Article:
Indiana Governor Mike Pence and Kentucky Governor Matt Bevin on June 30 signed a Memorandum of Agreement to launch the I-69 Ohio River Crossing project. The states announced a combined commitment of about $17 million in their capital plans to advance project development.
“As the Crossroads of America, we know that roads mean jobs here in the Hoosier state,” said Governor Pence. “The partnership we are announcing today is a significant step in completing the vision of I-69 that will strengthen our transportation network and support economic investment and opportunity for generations of Hoosiers to come.”
Indiana and Kentucky will seek innovations from the private sector in expediting preliminary design and the required environmental review, with both states splitting costs and oversight. The MOA signed today authorizes the Indiana Department of Transportation to publish a formal request for proposals later this summer.
“I-69 is opening up Western Kentucky like never before,” said Governor Bevin. “Advancing the Ohio River Crossing will continue to build on that momentum. This additional north-south trunk will invite investment and spark further job growth in Kentucky. Our partnership will pay dividends for the entire Commonwealth.”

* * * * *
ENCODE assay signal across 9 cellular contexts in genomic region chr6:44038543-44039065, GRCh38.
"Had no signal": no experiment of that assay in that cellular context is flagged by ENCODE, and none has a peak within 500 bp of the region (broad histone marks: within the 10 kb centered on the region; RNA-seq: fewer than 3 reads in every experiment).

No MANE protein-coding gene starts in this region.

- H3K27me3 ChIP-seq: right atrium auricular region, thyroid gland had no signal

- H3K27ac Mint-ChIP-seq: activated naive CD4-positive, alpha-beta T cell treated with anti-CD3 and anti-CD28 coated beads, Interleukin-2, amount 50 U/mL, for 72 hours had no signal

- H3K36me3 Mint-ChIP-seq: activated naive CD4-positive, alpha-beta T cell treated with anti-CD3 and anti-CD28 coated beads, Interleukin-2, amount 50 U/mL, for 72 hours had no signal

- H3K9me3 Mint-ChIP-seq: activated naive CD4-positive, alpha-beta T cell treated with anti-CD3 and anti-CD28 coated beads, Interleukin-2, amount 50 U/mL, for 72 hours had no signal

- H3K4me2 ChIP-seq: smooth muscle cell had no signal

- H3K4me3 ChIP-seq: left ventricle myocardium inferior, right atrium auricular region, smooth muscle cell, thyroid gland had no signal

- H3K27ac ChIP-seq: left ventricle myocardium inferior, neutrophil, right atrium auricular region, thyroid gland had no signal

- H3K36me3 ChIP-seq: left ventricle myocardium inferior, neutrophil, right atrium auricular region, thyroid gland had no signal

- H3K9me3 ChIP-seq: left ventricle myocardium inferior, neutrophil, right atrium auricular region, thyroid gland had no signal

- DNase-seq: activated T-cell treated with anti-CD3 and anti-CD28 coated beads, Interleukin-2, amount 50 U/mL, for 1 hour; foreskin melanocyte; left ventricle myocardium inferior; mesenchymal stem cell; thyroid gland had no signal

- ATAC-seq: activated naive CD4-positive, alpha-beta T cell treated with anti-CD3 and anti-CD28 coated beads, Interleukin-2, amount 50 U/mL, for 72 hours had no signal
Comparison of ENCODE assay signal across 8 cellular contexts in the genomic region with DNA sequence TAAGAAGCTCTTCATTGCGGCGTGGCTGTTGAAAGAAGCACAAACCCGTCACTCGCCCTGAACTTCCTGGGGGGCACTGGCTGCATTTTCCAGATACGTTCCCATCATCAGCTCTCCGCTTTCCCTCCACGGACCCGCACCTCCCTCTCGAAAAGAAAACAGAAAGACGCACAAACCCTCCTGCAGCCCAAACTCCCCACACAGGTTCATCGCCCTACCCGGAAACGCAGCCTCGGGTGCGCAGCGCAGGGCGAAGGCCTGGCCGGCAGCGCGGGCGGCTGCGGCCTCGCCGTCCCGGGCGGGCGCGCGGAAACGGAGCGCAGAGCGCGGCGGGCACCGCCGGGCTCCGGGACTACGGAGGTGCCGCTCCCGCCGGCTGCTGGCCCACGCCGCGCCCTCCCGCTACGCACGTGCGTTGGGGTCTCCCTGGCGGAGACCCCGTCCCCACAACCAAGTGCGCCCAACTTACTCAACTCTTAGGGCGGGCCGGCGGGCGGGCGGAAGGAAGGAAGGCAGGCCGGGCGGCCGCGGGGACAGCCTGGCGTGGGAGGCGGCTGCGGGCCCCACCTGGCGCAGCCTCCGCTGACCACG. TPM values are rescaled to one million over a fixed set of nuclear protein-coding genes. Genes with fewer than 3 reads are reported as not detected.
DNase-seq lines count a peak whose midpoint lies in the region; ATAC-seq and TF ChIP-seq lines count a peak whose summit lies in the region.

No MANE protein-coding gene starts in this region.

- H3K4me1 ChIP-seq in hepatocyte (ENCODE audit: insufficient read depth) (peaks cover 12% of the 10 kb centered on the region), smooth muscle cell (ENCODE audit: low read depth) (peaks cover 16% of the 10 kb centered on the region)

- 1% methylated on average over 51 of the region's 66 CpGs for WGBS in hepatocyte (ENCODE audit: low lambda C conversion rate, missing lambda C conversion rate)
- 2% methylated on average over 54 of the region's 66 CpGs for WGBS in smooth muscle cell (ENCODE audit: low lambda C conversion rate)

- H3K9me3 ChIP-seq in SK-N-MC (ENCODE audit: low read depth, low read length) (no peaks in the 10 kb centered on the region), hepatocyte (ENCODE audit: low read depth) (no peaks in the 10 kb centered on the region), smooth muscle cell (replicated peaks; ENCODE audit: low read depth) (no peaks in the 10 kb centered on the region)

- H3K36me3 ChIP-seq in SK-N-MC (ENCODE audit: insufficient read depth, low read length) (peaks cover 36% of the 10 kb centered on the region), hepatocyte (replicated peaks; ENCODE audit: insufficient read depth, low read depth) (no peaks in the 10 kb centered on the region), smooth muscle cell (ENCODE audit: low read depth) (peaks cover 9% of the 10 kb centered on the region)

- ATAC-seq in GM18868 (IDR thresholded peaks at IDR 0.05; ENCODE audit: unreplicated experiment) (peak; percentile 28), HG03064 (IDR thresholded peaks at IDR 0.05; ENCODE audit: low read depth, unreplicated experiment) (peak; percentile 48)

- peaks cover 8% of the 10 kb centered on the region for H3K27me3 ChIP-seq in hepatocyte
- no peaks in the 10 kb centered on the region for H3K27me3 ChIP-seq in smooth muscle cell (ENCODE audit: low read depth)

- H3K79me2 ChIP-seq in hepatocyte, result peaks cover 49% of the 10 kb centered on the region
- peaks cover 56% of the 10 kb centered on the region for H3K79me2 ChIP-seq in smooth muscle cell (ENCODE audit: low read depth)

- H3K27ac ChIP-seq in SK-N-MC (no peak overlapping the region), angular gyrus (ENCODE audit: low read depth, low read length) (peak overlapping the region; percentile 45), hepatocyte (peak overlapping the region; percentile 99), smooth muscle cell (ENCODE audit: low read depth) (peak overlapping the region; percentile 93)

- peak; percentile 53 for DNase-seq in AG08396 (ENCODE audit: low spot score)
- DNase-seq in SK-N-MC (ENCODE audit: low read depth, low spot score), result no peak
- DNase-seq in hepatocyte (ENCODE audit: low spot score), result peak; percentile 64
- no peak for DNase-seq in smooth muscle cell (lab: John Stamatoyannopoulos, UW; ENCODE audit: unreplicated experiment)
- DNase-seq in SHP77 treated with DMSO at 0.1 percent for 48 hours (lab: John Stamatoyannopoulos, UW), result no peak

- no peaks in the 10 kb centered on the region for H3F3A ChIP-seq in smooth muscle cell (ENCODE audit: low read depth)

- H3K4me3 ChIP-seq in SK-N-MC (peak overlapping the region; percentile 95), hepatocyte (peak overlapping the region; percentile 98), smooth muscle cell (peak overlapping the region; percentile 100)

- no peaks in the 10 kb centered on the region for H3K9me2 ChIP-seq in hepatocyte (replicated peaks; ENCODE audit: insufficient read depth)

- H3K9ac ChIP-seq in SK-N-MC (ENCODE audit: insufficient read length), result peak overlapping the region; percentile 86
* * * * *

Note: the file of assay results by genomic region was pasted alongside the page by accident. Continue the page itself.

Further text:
The environmental review and preliminary design will collect public input and study potential routes to connect the existing I-69 sections, the Robert D. Orr Highway south of Evansville and the upgraded Edward T. Breathitt Pennyrile Parkway south of Henderson. The review will also consider and collect public input on funding sources to build the project. Working cooperatively with the Federal Highway Administration, the states anticipate it will take about three years to complete the review and reach conclusions for the I-69 Ohio River Crossing route.
For additional information about the I-69 Ohio River Crossing project, visit: I69Crossing.indot.in.gov.
Interstate 69 is a key component to the future economic vitality of southwestern Indiana and western Kentucky, and will connect entire regions with improved access to jobs, education and health care.
Designated by the U.S. Department of Transportation as one of six Corridors of the Future, I-69 stretches across eight states between Michigan and Texas, with about 820 miles already open for business. When completed, it will be a primary north-south artery for the movement of goods and services in the United States.
Late last year, Indiana opened 27 miles of new highway between Bloomington and Naval Support Area Crane, and Kentucky added I-69 signs along 44 miles of the Pennyrile Parkway in Henderson, Hopkins and Webster counties.
In addition to the I-69 Ohio River Crossing, completion of the I-69 corridor in both states requires improvements to 53 miles of Kentucky’s Purchase Parkway from Fulton to Calvert City and 27 miles of Indiana 37 between Martinsville and Indianapolis.